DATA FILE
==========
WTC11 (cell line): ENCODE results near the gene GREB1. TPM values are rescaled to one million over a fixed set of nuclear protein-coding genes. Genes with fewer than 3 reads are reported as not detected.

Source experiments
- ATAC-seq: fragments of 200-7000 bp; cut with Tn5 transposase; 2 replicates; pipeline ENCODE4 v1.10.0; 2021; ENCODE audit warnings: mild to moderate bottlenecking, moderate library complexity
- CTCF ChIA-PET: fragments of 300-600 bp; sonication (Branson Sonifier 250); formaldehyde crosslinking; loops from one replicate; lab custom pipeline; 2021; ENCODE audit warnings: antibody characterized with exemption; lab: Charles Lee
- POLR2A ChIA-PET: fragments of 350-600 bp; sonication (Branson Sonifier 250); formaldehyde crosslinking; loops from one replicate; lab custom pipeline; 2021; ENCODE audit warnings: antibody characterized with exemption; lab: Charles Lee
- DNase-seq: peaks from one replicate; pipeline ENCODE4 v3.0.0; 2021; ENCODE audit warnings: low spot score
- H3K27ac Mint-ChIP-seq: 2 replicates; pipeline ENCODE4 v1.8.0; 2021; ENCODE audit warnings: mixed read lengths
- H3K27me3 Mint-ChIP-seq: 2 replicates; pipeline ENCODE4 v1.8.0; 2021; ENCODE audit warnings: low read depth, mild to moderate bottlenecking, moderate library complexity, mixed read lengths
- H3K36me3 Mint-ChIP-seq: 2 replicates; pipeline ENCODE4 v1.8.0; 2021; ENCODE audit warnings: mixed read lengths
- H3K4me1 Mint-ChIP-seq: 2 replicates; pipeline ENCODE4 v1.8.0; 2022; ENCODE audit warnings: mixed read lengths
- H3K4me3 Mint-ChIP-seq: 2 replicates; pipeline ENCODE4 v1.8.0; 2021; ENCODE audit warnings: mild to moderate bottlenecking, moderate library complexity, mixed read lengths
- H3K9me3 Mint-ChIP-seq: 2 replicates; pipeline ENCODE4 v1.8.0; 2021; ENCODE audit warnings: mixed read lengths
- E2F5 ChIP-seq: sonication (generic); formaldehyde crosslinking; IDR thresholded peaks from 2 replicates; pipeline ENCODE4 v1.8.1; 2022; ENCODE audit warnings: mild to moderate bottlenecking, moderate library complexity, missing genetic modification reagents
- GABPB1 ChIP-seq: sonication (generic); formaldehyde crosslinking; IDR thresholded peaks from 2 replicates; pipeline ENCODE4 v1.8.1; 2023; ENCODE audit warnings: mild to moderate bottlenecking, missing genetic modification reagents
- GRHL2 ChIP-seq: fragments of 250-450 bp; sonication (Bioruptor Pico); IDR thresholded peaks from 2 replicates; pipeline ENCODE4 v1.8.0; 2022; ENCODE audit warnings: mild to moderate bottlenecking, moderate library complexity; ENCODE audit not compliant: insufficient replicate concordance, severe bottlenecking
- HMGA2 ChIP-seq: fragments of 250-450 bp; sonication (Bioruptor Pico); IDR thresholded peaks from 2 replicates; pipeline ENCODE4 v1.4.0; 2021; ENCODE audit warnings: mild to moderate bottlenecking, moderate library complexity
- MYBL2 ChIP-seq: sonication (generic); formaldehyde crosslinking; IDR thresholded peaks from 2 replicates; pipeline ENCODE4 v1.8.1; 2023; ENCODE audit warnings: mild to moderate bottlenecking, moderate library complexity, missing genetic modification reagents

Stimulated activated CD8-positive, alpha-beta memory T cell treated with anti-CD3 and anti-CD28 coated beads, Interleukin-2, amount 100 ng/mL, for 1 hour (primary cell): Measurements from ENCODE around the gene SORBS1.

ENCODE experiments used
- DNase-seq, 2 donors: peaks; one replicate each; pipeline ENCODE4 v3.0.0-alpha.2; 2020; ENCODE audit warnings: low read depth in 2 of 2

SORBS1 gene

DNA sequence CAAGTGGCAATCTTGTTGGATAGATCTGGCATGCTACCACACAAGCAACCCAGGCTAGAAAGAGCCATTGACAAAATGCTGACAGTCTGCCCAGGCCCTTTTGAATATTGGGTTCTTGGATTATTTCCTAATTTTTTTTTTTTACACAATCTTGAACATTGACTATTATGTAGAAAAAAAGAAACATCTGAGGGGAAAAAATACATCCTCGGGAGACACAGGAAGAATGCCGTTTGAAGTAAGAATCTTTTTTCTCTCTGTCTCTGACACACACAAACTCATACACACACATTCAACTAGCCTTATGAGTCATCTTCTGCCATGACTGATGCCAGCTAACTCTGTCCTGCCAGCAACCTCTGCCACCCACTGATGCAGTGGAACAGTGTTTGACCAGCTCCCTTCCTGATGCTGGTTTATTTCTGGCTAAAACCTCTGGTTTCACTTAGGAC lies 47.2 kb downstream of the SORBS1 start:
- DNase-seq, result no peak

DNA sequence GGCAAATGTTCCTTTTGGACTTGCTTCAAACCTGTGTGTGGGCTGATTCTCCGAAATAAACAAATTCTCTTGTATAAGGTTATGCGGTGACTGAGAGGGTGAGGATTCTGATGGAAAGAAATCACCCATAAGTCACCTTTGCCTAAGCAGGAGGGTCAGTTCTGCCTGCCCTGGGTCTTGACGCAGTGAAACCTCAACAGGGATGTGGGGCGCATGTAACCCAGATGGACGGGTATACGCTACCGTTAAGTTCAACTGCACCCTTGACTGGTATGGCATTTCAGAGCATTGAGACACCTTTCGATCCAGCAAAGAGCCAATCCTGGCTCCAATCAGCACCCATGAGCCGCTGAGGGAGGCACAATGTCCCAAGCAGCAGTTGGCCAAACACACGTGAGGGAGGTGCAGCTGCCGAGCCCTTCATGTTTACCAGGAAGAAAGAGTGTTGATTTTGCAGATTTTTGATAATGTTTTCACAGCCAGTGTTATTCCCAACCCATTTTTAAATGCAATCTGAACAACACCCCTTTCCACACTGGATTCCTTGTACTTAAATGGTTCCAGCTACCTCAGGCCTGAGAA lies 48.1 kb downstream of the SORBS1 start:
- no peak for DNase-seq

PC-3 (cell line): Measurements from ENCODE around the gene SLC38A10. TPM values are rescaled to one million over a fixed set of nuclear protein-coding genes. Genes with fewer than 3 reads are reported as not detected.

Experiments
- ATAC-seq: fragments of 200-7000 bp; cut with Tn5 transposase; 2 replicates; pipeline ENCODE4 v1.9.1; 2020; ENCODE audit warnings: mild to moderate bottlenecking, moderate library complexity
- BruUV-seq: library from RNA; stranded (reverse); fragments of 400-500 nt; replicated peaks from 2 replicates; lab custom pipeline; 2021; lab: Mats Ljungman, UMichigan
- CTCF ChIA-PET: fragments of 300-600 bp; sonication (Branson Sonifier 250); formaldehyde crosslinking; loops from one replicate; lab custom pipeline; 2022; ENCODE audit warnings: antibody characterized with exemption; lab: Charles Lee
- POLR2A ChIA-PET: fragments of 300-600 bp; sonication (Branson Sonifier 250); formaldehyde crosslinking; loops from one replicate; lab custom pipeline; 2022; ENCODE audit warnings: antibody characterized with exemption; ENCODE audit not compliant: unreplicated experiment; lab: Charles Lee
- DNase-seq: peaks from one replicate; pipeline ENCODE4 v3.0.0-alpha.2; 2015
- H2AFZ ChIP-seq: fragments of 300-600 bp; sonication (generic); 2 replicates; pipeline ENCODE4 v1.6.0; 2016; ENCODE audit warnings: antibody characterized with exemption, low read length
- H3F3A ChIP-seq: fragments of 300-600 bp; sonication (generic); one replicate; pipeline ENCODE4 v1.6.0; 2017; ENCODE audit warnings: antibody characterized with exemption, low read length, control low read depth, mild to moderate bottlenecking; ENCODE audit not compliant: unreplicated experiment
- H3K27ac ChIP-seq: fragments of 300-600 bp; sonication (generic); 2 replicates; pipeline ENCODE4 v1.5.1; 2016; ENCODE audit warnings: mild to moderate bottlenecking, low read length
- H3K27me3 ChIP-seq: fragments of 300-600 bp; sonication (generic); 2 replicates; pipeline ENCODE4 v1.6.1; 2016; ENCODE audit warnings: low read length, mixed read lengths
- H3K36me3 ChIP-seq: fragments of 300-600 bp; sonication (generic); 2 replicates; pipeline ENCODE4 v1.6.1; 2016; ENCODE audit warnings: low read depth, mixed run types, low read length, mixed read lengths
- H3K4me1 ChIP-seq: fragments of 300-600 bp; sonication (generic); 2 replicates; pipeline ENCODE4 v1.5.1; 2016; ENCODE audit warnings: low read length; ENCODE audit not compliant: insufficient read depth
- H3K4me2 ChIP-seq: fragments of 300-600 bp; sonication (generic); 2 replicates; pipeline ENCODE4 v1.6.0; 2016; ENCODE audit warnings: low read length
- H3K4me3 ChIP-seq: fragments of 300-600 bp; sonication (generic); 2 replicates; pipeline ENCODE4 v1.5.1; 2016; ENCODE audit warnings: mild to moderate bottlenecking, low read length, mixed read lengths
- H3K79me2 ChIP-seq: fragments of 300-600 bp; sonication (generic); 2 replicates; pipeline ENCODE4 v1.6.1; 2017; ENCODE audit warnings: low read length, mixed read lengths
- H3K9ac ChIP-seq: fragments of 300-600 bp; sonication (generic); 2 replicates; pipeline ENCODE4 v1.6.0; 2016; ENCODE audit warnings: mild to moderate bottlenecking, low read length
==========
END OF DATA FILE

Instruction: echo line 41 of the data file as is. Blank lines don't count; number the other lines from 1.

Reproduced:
- H3K79me2 ChIP-seq: fragments of 300-600 bp; sonication (generic); 2 replicates; pipeline ENCODE4 v1.6.1; 2017; ENCODE audit warnings: low read length, mixed read lengths